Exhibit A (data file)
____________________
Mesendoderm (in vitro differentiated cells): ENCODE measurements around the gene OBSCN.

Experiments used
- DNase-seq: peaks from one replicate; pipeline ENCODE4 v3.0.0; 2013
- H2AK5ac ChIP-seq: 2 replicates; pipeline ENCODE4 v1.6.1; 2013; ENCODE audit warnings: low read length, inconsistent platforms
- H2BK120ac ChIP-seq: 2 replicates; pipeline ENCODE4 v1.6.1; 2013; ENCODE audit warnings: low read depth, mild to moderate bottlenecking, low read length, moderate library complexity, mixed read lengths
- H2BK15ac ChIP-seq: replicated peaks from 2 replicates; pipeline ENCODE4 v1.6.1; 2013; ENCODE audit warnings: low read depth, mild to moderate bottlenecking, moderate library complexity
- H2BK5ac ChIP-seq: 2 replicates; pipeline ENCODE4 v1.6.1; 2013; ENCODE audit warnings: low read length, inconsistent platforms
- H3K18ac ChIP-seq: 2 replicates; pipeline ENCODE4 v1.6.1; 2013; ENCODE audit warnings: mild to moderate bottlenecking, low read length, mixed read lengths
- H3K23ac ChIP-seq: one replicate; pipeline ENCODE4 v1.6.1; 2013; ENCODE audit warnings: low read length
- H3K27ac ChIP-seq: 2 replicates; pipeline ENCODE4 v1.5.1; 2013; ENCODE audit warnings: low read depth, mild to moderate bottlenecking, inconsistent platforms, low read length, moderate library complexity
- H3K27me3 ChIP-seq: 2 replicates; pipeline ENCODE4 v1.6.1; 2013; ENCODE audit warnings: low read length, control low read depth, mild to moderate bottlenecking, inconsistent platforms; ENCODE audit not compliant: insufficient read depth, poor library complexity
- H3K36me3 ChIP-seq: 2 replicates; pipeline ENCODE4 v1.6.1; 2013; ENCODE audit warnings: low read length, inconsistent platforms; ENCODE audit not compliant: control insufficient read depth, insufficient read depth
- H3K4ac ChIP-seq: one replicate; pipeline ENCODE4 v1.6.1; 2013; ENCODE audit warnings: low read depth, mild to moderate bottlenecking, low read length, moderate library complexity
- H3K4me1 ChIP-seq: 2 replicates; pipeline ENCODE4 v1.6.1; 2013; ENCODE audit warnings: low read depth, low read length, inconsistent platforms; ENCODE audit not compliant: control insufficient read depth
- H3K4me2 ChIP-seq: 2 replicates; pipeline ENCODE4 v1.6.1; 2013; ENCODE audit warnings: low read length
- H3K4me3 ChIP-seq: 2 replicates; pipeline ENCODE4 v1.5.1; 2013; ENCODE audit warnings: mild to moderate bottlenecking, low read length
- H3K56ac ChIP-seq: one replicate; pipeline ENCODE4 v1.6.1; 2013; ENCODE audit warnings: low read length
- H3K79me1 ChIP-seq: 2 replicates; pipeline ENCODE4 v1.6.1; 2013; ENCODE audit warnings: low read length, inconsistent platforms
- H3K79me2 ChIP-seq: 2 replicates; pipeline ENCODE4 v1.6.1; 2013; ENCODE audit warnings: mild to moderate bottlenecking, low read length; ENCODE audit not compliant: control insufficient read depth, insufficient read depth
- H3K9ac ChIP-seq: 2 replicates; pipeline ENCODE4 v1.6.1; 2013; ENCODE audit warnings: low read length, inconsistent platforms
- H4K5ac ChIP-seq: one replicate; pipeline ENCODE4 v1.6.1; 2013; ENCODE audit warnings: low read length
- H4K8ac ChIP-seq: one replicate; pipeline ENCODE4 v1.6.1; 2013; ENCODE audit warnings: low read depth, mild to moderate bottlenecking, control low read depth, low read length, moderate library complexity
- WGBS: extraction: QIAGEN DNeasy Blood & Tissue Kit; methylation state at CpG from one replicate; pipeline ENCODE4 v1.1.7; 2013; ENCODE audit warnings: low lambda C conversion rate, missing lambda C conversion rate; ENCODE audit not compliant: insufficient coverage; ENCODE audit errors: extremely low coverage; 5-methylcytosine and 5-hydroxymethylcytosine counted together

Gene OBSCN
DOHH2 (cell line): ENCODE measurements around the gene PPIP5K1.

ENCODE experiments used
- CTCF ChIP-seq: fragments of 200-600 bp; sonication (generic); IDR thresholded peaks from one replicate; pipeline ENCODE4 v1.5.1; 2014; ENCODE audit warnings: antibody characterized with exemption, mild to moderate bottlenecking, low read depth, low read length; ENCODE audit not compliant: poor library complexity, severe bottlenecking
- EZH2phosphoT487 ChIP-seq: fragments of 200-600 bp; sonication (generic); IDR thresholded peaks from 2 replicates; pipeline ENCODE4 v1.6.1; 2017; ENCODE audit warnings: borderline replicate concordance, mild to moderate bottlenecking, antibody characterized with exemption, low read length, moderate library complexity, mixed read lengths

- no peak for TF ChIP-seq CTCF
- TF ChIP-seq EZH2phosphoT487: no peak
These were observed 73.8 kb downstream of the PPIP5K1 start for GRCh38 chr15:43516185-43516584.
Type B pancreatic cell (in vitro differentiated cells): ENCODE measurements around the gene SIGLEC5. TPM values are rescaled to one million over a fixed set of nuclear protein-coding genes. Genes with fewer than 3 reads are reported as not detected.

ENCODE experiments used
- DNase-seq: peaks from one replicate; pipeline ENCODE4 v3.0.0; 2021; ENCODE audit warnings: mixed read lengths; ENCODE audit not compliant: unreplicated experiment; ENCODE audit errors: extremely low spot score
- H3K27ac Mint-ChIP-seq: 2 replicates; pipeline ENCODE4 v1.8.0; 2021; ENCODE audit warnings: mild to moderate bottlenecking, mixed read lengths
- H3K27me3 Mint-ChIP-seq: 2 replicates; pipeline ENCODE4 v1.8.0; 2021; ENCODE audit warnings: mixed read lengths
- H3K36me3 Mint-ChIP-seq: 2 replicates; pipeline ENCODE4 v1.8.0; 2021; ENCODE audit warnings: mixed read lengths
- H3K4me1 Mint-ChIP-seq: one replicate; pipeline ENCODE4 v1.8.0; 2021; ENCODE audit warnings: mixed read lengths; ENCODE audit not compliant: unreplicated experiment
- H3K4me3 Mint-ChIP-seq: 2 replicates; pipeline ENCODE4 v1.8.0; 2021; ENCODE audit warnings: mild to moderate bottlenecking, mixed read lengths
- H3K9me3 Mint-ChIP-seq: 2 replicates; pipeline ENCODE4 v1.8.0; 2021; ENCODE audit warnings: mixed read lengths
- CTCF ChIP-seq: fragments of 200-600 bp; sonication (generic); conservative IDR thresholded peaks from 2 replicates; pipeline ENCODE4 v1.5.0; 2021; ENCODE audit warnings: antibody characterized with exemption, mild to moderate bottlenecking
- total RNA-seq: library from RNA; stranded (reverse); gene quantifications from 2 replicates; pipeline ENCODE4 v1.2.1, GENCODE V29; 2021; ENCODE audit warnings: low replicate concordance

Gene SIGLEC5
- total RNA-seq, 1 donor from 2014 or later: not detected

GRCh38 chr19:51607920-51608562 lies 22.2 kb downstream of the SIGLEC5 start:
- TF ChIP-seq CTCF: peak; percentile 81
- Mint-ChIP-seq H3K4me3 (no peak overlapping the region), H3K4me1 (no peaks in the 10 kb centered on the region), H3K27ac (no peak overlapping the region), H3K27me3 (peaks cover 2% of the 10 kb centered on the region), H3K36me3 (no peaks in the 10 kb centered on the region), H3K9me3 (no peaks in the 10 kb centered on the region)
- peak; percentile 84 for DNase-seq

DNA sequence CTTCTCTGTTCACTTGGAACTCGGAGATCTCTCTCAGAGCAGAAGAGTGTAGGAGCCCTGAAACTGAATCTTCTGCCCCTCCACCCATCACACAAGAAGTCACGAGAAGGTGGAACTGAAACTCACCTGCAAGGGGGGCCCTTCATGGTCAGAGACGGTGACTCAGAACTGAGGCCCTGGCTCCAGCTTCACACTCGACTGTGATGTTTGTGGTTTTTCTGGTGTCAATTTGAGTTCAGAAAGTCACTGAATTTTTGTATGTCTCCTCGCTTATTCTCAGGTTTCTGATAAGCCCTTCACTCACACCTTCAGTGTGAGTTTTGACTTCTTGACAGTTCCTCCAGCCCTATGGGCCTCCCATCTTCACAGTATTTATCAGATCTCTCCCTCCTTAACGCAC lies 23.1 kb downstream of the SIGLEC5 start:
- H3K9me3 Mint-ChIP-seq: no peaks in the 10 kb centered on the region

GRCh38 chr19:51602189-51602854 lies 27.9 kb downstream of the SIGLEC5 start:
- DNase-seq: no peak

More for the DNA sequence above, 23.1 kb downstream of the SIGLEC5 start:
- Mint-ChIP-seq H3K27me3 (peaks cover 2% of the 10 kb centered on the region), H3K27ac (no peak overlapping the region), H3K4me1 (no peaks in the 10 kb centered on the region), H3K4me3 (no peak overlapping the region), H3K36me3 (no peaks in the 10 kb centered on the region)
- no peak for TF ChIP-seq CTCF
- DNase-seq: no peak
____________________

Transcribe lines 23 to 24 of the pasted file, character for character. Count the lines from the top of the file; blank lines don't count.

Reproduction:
- WGBS: extraction: QIAGEN DNeasy Blood & Tissue Kit; methylation state at CpG from one replicate; pipeline ENCODE4 v1.1.7; 2013; ENCODE audit warnings: low lambda C conversion rate, missing lambda C conversion rate; ENCODE audit not compliant: insufficient coverage; ENCODE audit errors: extremely low coverage; 5-methylcytosine and 5-hydroxymethylcytosine counted together

Gene OBSCN